You can’t be sure of anything when you are travelling, especially the preservation of your glass! That’s why a UV filter whacked onto the front of every lens you bring is essential. But don’t forget to bring a polarizing filter aswell; polarisers can give your landscape images deep blue skies and seas, removing nasty glare from the water. They can also eliminate pesky overexposure on bright days. You don’t need them for every lens, but definitely bring one for the lens that you will use the most.     

A polarising filter was used in this shot to avoid overexposure in the snow and to enhance the colour of the sky. (Christian Aslund)

3. Bags

Camera bags can be cumbersome and expensive. Save your backpack for the majority of your luggage, and bring a simple, over-the-shoulder job with loads of pads and pockets for your camera. Why? Because if you’re walking around the streets and come across the perfect photo opportunity, you don’t want to be messing around, removing and unzipping , while that opportunity passes you by. Keep your camera around your neck and your camera bag positioned towards your front – you can also use it to take the weight of the camera off your shoulders. It’s also much easier to access other lenses, and you can typically fit a small water bottle, guidebook and a map in there as well.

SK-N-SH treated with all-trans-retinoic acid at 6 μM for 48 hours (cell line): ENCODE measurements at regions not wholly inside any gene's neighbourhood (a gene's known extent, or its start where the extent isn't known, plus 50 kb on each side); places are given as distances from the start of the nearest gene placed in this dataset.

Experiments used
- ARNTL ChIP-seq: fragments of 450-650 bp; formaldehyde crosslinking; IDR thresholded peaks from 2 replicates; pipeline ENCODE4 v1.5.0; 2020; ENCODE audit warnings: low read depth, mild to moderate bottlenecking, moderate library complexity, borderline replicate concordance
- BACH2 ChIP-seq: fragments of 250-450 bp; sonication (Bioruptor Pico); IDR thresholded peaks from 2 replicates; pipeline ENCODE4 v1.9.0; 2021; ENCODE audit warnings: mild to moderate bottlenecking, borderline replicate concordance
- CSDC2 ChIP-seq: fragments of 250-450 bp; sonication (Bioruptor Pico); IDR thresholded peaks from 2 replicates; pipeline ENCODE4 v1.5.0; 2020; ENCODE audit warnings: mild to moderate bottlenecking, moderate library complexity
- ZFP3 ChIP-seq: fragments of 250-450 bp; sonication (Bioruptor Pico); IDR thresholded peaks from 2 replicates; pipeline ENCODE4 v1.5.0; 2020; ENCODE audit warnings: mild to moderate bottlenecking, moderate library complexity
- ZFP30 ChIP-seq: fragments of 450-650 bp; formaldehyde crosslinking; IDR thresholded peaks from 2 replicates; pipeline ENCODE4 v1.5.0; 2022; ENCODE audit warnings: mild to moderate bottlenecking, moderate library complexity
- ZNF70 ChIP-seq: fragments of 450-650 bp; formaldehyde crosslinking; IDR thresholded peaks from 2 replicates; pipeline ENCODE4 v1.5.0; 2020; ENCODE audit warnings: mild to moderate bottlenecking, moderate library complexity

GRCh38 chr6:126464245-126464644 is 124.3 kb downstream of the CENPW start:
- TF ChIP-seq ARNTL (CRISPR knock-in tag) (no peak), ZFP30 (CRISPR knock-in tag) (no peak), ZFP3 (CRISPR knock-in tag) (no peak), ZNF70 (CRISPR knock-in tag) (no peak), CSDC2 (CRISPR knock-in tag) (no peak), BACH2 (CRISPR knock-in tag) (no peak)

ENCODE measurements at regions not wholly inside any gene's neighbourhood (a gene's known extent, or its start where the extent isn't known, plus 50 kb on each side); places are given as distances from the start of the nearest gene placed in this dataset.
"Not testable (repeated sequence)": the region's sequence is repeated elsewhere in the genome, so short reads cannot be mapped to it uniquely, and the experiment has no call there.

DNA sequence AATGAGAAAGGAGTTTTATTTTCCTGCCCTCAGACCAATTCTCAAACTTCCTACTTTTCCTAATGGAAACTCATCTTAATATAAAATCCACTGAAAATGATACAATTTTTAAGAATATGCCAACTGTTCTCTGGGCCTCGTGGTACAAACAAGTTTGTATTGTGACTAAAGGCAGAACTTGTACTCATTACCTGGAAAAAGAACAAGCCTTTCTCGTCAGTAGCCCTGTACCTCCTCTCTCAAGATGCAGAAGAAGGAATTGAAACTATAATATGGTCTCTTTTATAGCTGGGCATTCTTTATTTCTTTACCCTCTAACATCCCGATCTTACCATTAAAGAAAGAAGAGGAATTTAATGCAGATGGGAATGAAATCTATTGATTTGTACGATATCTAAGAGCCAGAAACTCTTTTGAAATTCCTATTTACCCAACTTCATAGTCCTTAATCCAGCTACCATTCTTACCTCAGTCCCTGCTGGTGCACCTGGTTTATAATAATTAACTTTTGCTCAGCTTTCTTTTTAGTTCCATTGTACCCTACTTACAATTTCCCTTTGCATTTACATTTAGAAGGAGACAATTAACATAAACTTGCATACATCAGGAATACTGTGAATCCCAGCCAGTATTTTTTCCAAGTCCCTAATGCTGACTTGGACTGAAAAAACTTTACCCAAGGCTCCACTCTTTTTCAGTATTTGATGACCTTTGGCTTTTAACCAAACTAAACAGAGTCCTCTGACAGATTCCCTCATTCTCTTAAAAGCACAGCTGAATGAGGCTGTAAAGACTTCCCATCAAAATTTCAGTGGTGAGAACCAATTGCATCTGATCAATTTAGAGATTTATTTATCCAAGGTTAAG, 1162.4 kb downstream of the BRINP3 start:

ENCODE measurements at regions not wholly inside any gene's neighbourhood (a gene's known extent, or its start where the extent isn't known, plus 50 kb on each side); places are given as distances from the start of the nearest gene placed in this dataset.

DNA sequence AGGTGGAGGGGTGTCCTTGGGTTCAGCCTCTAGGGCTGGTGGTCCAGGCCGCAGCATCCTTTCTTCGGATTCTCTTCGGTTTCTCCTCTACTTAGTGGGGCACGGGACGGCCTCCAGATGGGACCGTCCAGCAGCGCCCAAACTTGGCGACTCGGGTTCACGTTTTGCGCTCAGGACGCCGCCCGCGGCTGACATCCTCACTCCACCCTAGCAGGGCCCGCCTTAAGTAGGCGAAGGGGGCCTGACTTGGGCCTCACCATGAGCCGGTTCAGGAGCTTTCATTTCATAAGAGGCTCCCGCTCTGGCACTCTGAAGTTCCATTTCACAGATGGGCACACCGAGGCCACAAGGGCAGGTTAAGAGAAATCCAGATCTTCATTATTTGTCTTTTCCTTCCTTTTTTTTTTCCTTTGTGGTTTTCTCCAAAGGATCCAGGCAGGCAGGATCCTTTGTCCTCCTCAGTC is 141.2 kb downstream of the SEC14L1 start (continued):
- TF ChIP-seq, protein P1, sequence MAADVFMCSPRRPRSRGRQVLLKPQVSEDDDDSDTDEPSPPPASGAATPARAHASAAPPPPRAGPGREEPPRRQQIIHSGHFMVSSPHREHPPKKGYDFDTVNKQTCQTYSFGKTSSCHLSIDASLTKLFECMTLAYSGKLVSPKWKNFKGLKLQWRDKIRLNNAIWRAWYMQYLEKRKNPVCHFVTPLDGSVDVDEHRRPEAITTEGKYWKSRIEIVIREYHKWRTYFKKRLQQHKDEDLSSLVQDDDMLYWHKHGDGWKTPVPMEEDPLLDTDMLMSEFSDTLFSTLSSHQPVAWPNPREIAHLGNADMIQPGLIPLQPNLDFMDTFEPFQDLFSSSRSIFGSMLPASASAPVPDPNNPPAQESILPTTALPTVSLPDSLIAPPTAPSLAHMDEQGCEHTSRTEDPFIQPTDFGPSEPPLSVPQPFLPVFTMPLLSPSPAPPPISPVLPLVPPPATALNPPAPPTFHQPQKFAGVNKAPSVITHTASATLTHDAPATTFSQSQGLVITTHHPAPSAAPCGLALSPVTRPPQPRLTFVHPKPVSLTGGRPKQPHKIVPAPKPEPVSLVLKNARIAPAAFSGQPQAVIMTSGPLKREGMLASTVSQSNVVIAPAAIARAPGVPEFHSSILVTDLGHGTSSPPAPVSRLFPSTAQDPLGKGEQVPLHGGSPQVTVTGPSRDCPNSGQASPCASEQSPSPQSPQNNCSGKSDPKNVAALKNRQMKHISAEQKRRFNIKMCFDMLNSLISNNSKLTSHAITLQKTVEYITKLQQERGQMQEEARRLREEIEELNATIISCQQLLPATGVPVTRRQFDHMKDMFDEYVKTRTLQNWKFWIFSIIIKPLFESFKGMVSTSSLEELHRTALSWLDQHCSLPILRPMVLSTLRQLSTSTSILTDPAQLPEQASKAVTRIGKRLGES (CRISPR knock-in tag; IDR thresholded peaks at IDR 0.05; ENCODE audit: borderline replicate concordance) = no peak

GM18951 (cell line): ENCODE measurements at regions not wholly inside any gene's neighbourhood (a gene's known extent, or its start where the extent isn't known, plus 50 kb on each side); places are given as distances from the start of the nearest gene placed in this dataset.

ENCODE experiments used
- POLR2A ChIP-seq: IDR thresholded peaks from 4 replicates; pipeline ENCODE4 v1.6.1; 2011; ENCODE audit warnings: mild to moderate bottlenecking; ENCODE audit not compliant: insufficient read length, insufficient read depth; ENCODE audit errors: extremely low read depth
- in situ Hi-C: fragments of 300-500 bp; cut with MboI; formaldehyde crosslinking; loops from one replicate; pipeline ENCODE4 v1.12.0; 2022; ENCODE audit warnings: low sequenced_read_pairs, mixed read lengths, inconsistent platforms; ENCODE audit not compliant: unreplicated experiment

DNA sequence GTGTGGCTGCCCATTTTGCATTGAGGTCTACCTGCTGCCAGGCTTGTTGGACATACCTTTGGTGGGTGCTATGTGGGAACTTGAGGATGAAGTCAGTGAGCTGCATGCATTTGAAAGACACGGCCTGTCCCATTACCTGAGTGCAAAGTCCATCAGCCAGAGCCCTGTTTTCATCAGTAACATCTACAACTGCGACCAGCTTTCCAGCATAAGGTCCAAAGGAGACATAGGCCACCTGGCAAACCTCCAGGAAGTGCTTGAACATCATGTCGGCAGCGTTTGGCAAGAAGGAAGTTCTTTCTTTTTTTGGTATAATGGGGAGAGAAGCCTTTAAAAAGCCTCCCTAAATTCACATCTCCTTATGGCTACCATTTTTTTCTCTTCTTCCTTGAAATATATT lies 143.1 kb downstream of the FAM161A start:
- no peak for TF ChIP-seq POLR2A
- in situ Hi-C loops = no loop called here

A good choice is Crumpler’s Million Dollar Home; they come in sizes ranging from 1-8. The 6 Million isn’t too hefty and manages to hold an SLR body, three lenses, a guidebook, a small water bottle, a filter and some memory cards. They’re also very easy to rest on your lap in public transport, and can fit under the seat of a motorbike. Oh, and you can generally get away with one as carry-on for flying – mine certainly weighed over 7kgs but there was never an issue getting it on board.